Focus on Fitness: Feel for the water
January 25, 2015
Feel for the water is the third pillar of swimming, and it is the most elusive and difficult to grasp. When mastered, it allows you to transfer the power generated from your major muscle groups to the water with your palms, forearm and feet.
With proper breathing and balance, feel will efficiently propel you through the water. Like learning to play an instrument or ride on the edges of skis, you can develop this skill through practice and repetition. The following drills are an excellent way to concentrate on connecting with the water:
• Sculling is the best way to train your palms and forearms to feel the water. Move your hands and forearms continuously in small figure eights with your shoulders, elbows and hands completely underwater. Power this motion with your shoulders and upper back while keeping your elbows loose. The goal is to feel strong resistance against your palms and forearms 100 percent of the time. This exercise can be done in many body positions to add variety to the workout.
• Paddles held in place by a single band around your middle finger (no wrist strap) or Finis Agility paddles help you learn to correctly place and move your hands while lap swimming. Incorrect hand placement and movement makes keeping these paddles in place difficult.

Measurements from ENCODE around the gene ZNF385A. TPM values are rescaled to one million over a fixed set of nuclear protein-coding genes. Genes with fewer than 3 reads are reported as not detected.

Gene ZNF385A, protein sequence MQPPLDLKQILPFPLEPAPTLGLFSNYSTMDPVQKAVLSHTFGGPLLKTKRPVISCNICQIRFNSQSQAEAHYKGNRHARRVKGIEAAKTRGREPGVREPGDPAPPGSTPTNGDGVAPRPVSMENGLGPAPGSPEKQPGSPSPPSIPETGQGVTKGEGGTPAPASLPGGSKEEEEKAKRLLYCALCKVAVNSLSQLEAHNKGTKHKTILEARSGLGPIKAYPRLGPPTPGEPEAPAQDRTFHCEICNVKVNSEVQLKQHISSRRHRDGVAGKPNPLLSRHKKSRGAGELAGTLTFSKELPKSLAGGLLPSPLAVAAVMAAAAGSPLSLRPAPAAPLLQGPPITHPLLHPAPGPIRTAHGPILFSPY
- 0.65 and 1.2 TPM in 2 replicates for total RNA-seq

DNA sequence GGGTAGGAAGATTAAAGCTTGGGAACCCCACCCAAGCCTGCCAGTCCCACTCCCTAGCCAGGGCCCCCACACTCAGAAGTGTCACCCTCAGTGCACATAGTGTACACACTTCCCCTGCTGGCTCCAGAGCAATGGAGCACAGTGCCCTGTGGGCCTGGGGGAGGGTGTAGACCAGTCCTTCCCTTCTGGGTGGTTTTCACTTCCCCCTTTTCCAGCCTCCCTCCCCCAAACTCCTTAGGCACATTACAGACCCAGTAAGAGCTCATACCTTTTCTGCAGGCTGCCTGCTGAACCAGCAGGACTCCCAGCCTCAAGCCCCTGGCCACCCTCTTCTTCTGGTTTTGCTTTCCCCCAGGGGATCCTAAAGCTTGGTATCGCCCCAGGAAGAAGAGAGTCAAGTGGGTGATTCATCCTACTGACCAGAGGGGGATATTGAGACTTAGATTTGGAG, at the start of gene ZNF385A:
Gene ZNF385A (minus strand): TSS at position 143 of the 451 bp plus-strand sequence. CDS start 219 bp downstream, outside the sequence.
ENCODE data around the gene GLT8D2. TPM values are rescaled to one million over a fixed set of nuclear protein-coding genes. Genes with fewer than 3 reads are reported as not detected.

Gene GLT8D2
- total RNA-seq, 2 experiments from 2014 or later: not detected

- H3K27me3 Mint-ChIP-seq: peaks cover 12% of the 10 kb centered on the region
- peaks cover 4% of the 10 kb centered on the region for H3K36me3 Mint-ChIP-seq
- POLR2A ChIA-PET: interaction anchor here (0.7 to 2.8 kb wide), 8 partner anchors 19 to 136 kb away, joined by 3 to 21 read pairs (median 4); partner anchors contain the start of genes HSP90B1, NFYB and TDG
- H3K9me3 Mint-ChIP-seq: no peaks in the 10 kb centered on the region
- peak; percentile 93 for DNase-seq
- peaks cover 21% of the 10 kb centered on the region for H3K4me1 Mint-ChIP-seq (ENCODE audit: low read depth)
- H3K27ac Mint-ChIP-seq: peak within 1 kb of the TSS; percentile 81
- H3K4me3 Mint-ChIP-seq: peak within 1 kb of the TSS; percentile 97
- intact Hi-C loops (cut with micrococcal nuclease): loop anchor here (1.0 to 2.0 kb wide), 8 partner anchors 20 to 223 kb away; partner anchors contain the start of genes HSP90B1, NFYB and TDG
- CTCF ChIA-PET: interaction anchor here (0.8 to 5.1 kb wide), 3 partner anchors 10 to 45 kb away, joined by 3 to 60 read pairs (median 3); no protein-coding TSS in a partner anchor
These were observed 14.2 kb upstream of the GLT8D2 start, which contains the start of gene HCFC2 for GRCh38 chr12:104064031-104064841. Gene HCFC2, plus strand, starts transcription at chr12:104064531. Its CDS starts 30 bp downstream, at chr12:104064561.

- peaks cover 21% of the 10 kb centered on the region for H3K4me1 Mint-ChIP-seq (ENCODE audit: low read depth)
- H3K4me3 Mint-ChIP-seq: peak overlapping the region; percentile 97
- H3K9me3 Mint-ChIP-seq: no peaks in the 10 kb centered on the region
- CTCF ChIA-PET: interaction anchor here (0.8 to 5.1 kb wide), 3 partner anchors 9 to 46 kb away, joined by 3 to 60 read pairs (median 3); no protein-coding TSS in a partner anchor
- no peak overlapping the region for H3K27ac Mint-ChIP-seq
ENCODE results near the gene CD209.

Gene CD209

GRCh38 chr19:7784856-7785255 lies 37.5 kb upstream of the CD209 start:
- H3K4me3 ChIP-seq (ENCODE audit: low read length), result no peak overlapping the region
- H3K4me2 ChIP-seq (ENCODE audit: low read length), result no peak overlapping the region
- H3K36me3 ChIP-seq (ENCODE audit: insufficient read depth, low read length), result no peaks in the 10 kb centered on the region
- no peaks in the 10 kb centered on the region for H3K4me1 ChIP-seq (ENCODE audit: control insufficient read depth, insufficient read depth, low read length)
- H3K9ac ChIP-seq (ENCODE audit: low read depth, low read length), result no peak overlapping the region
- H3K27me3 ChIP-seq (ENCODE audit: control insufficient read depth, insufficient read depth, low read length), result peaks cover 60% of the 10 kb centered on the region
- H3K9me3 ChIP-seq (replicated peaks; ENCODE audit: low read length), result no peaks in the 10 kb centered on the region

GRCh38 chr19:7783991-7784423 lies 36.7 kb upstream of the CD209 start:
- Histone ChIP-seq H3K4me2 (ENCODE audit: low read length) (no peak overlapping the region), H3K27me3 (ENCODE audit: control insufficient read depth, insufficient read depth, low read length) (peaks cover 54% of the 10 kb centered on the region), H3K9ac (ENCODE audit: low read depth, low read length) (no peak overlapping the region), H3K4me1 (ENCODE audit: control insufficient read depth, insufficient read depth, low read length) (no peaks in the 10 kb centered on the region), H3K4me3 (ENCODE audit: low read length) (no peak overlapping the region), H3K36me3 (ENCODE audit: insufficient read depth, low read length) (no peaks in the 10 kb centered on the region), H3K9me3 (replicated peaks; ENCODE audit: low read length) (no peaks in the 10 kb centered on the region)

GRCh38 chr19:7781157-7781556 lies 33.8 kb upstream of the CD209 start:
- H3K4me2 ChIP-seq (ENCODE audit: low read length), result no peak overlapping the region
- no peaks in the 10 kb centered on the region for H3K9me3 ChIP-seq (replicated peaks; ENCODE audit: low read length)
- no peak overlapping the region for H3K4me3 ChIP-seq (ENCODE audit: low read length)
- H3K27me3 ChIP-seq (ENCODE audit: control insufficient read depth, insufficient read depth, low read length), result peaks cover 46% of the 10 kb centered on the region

• Swimming with closed fists allows you to focus on the role your forearms play in propelling your strokes.
• Your feet need to act like flippers in order to transfer the power generated by your upper legs to the water. Kicking with long and short fins will help you feel the water on the tops and bottoms of your feet and develop ankle flexibility.
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• Flexing your feet in both directions on land also helps with flexibility. Point your toes into "ballerina feet" and then pull your toes as high as possible toward your knees. Overcoming stiff ankles takes a lot of work, but the payoff in the water is huge.
Aquatic exercise in all its forms can be healing, meditative and exhilarating. Concentrating on the three pillars of breathing, balance and feel will lead to a more rewarding experience in the water.